According to the Evidence (1954) by Henry Cecil

This is a book with an unusual and unconventional structure. First there is the trial of Gilbert Essex, who is accused of assaulting and murdering a girl. There have been a spate of such crimes, but this is the only time a witness has been able to identify anyone. Yet the evidence is circumstantial and the first chapter sees Essex’s release. However, chapter 2 sees Essex murdered… but who by? Well that answer swiftly follows in chapter 3. Now given that this is a 186 paged novel, what are the remaining 13 chapters going to be looking at? I won’t give too many details away, but suffice to say there is another trial and it is even odds as to whether the accused will be acquitted this time…

Overall Thoughts

For the first third of this book I found the narrative trajectory of this book hard to fathom, as my synopsis perhaps intimates. But once you get a handle on it, it gets easier to go along with. In the main though I think this book is primarily one which shows up the vagaries of the legal system. This is not surprising given the day job of the writer and his experience of the law courts shines throughout the story; in their knowledge of legal matters and ability to present it in a concise and readable way, as well as in the phraseology and language used by the Defence and Prosecution counsels.

The narrative paints quite a broad canvas, which for me I felt prevented the reader from getting up close with the characters. Despite the moral ambiguities tossed around in the tale, the reader is not called upon to invest in the book in that emotional/philosophical manner. In short my reader-ly sympathies were not particularly engaged and the second accused party felt like a very faintly drawn personality, which is perhaps a weakness given their central role. Furthermore, an interesting character who gets placed in the middle of proceedings and whose role in the plot is fundamental, was not in terms of the narrative sufficiently used and his character never really comes to life, which is a shame as his witty repartee with his wife was enjoyable.

Incidentally there is something positively Shakespearean in the style of the book, as Cecil indulges in a separate comic interlude, which is not relevant to the central plot at all, but concerns the attempt of a young man to write a love letter, yet never getting beyond the first two words, as his helper is forever called away on another task. I’m at a loss as to the reason for the inclusion of these interludes over than for entertainment, but it is a shame that they don’t connect at some point with the rest of the story.

However I did enjoyed the twist to do with the jury, a twist which is a first for me in my reading experience, though again not fully utilised in my opinion. Finally the ending didn’t have enough oomph to justify the course the story took, so I’m afraid this was another average read from Cecil.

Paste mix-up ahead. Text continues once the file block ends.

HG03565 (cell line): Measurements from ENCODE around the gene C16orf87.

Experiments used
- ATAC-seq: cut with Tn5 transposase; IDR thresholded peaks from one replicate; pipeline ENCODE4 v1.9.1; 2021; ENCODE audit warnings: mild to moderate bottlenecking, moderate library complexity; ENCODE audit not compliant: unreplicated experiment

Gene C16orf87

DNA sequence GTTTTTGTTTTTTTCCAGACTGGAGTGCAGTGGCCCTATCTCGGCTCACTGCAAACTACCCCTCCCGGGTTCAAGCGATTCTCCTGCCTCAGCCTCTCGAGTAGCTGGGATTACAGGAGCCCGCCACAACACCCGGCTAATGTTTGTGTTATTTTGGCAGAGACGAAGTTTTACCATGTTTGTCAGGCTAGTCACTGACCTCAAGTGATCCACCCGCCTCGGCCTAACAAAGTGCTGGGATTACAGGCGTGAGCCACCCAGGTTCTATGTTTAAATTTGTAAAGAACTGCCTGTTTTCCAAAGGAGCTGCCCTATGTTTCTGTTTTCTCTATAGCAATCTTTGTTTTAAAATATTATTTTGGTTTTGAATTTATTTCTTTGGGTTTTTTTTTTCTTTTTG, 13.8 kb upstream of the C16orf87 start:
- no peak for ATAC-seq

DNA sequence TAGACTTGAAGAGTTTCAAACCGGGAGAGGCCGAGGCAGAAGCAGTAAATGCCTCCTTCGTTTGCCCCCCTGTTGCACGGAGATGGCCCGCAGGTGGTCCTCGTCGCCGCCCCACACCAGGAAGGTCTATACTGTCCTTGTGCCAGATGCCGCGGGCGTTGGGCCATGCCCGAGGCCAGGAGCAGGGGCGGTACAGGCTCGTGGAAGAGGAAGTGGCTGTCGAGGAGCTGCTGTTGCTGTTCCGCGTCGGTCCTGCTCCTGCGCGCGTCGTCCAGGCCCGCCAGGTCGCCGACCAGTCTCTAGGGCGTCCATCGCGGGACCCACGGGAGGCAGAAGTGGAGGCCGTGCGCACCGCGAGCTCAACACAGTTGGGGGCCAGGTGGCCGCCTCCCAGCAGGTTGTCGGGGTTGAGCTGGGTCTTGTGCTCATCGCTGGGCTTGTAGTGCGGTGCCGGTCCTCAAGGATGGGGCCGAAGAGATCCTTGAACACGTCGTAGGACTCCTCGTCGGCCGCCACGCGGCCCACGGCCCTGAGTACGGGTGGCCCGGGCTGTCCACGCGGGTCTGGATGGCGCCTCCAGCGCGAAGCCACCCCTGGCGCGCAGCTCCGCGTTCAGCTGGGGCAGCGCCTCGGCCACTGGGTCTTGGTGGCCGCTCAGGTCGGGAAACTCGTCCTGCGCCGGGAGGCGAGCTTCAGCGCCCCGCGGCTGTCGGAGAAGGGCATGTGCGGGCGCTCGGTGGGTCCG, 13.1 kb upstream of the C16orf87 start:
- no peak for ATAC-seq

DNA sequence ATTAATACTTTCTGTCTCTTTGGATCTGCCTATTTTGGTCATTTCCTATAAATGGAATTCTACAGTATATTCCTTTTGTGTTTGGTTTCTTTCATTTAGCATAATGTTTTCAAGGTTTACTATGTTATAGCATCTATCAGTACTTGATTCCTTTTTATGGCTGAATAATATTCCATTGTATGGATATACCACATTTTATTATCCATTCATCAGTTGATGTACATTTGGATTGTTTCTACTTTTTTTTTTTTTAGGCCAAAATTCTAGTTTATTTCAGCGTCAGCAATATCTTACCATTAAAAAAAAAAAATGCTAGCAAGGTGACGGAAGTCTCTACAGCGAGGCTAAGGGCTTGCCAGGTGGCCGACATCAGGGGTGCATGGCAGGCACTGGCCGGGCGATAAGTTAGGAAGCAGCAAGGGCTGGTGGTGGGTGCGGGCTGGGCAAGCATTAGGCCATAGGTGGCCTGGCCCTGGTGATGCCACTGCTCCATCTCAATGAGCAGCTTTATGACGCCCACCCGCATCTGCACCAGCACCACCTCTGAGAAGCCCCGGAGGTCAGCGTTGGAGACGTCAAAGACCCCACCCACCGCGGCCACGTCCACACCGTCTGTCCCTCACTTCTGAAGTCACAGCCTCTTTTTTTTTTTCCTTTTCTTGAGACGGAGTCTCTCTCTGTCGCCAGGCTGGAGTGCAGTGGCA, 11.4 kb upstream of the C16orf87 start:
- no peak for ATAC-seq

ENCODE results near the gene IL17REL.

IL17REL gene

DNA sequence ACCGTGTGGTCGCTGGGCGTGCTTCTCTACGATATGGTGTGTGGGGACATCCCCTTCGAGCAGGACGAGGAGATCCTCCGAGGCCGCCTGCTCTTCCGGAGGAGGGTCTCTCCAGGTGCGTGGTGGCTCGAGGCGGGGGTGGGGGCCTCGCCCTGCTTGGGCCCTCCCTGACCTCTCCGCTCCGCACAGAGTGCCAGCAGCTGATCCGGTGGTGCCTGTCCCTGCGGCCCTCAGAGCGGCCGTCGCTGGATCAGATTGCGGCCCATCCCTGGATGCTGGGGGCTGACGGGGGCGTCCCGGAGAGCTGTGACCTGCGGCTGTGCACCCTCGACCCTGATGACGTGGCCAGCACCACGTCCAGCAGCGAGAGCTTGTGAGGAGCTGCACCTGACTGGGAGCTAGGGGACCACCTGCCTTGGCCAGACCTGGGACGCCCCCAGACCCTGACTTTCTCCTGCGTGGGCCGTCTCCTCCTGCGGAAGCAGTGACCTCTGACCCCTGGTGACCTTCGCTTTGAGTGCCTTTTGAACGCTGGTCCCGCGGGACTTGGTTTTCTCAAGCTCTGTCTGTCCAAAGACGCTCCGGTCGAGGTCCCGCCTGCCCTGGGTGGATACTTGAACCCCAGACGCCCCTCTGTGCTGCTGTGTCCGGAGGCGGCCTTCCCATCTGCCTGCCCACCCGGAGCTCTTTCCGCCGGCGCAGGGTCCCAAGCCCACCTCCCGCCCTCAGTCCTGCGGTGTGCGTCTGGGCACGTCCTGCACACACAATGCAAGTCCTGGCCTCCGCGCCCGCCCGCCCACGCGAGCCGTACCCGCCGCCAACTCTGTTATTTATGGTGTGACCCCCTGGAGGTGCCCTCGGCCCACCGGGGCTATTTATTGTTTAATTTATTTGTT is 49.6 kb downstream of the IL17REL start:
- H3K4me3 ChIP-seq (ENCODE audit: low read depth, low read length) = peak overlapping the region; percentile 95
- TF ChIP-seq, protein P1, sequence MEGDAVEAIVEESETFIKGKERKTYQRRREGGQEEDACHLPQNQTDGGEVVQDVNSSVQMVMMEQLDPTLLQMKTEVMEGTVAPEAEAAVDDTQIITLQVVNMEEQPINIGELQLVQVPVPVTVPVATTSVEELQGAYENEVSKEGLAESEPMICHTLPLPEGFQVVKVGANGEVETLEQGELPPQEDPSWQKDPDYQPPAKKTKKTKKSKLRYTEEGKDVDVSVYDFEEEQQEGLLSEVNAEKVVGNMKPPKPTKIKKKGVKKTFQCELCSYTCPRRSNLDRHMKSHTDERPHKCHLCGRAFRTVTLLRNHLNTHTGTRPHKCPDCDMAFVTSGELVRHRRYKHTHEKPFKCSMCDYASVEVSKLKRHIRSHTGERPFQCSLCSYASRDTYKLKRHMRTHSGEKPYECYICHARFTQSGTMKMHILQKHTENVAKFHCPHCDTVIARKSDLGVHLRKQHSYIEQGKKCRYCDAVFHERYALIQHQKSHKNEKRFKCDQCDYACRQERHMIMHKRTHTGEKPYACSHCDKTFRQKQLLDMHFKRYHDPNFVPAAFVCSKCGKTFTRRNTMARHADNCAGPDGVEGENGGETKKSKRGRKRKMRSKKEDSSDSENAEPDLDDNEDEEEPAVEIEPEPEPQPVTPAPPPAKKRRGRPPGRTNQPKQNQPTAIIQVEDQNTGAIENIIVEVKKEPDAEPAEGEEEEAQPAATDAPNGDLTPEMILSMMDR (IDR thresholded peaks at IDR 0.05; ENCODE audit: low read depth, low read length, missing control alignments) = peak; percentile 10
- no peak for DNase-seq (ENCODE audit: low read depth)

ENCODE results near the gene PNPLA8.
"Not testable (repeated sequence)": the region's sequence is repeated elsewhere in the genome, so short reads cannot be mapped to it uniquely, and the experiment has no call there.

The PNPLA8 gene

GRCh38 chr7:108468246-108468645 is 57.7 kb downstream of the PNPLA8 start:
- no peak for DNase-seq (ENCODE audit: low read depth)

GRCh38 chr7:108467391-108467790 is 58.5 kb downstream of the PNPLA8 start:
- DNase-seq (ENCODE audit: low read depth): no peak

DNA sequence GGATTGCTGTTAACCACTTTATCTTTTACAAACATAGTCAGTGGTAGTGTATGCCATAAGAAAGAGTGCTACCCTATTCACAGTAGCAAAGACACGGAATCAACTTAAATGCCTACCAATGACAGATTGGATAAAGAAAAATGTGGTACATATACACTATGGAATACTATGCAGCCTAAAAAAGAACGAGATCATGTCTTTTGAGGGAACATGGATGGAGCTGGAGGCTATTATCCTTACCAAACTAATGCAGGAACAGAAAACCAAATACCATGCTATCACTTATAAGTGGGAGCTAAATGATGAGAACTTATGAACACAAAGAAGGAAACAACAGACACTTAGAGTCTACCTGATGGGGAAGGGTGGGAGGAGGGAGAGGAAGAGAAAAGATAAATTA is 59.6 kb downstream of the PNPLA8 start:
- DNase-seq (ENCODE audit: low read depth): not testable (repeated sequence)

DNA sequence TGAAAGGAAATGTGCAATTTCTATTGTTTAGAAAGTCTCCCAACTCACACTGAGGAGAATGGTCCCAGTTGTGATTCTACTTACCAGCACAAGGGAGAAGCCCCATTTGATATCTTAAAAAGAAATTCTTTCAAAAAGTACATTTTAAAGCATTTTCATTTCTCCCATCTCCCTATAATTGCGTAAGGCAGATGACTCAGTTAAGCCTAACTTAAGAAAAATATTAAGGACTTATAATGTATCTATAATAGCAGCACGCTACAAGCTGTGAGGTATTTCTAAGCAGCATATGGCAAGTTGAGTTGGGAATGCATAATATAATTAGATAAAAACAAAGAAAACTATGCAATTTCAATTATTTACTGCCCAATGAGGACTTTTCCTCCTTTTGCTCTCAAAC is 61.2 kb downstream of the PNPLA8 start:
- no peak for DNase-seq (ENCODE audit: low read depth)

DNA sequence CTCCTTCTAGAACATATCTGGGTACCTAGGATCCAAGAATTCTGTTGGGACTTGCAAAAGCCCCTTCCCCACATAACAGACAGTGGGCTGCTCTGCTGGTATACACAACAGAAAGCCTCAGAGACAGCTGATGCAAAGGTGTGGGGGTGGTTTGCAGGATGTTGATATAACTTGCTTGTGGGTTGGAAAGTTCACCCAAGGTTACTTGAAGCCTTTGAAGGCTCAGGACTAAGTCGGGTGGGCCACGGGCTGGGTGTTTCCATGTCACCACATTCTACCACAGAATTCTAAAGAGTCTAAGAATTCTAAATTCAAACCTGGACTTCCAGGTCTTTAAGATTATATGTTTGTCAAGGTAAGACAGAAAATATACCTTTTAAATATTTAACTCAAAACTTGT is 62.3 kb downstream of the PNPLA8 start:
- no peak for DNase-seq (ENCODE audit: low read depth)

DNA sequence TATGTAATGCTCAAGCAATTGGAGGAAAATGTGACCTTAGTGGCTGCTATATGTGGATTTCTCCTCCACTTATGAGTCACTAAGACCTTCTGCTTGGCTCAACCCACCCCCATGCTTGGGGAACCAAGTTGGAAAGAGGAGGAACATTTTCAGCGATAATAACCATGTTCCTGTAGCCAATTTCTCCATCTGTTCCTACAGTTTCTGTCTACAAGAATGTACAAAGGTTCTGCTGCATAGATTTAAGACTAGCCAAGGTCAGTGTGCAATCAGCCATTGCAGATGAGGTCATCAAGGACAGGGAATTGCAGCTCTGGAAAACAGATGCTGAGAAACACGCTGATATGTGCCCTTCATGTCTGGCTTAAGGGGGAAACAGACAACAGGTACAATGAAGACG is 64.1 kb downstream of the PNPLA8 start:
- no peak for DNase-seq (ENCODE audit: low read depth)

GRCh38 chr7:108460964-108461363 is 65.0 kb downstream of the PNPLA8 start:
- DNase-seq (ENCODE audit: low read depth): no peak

Rating: 3.5/5

Just the Facts Ma’am (Gold Card): Lawyer, Barrister, Judge

Calendar of Crime: April (7) Book title which has a word starting with A


  1. Well, I thought this book was hilarious. I had no trouble following the plot or “the narrative trajectory”, and had no quibbles with the characters. It’s one of the best satires of courtroom law I’ve ever encountered in fiction. Cecil’s strength is his outlandish sense of humor and his skill at manipulating language the way lawyers do. No mention of Ambrose Low, no mention of Colonel Brain — two of Cecil’s recurring characters and best creations. I just needed to step in and let people know this book is not the confusing downer your review paints it as. It’s sparklingly funny and a dazzling display of the sometimes Machiavellian use of language in the courtroom.


    • This is my first encounter with AL and CB, so was not aware they were reoccurring characters, but points in the text did make me think it was a possibility. I do mention Low just not by name and he is the character I felt was not fully used. He was working a little too much in the background.
      I think you might be misunderstanding my review in part, as I was not confused in the sense of what is happening, but in the first third it is difficult to see where the text will be heading. It’s trajectory is not something you can foresee at that point.
      Also I don’t see why the review needs stepping into, like some kind of intervention. My opinion is as valid as yours.


  2. Man, after struggling and failing with Tragedy at Law by Cyril Hare I’m reluctant to get involved in any more counrt-based shenanigans at the moment…and yet the strucutre of this sounds rather gorgeous. Never read any Cecil, couldn’t tell you a thing about him or his writing, so I appreciate you flagging this up even if it wasn’t entirely successful for you.


    • In terms of characterisation and style Cecil’s book is superior if that is any consolation. It’s also shorter I think. Perhaps you can circle back to this one, once you’ve read all Carr’s, Penny’s and Croft’s novels? Got to happen at some point surely?
      On paper this book should have appealed more to me, but maybe my expectations didn’t quite align with what it was doing. Cecil will get at least one more try, as I have Natural Causes in my TBR pile.


  3. I also struggled with this one early on but found it got much smoother and funnier once it got over that initial hump. Though Cecil’s books are amusing, they never stick in my mind, somehow.


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